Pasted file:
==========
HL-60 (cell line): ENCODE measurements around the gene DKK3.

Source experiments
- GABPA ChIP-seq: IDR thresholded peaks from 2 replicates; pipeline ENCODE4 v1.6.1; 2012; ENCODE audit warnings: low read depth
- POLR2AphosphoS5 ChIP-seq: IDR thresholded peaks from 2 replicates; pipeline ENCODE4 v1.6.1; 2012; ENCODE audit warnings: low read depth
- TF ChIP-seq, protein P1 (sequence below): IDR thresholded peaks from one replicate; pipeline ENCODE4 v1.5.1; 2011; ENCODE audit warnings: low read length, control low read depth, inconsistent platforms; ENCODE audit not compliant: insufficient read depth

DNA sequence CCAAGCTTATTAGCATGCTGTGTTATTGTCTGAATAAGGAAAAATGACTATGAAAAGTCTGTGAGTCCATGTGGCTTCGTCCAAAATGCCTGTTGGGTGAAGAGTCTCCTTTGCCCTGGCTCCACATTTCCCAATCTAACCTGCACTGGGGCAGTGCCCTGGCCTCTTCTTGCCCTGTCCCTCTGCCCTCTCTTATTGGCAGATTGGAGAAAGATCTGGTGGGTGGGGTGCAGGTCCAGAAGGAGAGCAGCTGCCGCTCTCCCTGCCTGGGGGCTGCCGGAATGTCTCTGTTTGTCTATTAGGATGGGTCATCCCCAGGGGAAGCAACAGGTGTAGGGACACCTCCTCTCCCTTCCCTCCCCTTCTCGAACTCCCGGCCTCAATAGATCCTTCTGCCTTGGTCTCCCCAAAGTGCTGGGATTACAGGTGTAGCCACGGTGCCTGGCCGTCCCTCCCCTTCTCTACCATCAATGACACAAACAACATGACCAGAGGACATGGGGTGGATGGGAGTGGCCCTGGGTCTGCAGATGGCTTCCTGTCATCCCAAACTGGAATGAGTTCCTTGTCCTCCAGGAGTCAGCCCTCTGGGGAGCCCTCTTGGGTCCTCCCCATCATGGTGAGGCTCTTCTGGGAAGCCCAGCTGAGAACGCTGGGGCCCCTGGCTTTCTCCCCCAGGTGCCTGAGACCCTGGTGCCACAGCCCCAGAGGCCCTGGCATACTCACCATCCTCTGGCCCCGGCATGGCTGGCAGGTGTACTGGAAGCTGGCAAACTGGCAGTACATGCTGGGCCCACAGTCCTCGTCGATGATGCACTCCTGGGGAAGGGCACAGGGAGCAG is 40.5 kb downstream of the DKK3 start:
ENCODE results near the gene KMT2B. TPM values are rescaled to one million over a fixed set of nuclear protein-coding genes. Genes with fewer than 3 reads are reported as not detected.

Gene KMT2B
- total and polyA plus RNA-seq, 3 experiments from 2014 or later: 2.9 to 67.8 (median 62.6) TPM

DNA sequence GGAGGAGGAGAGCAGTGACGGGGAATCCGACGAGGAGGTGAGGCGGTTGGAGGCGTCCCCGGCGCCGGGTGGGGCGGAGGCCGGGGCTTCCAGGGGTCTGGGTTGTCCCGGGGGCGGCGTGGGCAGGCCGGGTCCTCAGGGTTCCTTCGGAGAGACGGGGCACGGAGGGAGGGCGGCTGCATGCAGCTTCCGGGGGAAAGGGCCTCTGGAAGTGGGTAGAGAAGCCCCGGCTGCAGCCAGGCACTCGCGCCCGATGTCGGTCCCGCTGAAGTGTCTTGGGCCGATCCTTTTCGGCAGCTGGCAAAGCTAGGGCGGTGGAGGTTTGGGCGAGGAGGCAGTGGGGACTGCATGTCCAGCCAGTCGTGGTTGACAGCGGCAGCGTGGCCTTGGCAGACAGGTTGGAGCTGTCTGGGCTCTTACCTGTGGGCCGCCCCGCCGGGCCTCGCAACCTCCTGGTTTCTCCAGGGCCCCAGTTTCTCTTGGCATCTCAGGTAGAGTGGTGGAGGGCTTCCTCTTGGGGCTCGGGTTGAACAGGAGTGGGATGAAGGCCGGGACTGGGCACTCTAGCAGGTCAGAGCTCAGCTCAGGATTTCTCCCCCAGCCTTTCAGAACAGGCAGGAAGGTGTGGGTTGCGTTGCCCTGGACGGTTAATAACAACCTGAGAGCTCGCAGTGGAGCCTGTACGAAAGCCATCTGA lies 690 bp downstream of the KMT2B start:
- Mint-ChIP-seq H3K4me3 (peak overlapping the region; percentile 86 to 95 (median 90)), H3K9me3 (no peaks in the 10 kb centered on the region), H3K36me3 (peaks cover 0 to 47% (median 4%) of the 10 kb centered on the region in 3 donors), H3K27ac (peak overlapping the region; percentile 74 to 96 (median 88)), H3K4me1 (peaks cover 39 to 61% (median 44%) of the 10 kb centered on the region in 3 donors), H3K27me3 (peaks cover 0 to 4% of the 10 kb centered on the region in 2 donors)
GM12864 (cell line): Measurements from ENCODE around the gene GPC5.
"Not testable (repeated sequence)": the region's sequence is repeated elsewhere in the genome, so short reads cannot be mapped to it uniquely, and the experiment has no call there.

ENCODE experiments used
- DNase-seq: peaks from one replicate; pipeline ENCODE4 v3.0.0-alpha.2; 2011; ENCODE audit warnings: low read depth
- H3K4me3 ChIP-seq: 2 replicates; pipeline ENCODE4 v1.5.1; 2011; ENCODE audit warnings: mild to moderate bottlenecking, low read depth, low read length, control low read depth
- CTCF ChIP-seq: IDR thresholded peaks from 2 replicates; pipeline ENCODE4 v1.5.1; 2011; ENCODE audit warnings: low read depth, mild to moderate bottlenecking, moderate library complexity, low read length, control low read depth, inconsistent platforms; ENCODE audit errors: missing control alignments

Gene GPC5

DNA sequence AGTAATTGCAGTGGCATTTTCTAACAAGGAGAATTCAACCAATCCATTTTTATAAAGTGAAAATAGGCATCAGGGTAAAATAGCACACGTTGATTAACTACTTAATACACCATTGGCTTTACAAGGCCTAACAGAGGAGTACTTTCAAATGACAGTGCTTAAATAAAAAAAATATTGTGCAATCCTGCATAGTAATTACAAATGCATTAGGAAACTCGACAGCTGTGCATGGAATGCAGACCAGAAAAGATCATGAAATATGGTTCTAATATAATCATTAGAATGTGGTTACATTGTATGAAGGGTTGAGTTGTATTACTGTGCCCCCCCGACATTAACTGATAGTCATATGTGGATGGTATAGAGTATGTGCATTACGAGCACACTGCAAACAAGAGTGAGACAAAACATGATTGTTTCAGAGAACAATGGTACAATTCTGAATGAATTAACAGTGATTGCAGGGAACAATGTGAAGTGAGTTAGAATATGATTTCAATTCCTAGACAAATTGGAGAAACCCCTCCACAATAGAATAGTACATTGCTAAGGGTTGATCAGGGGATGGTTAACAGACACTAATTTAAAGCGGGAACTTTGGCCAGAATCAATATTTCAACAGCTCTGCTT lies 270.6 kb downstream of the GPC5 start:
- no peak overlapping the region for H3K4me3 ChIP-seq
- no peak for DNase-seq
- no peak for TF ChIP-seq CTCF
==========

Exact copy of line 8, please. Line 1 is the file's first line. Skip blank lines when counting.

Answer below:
Gene KMT2B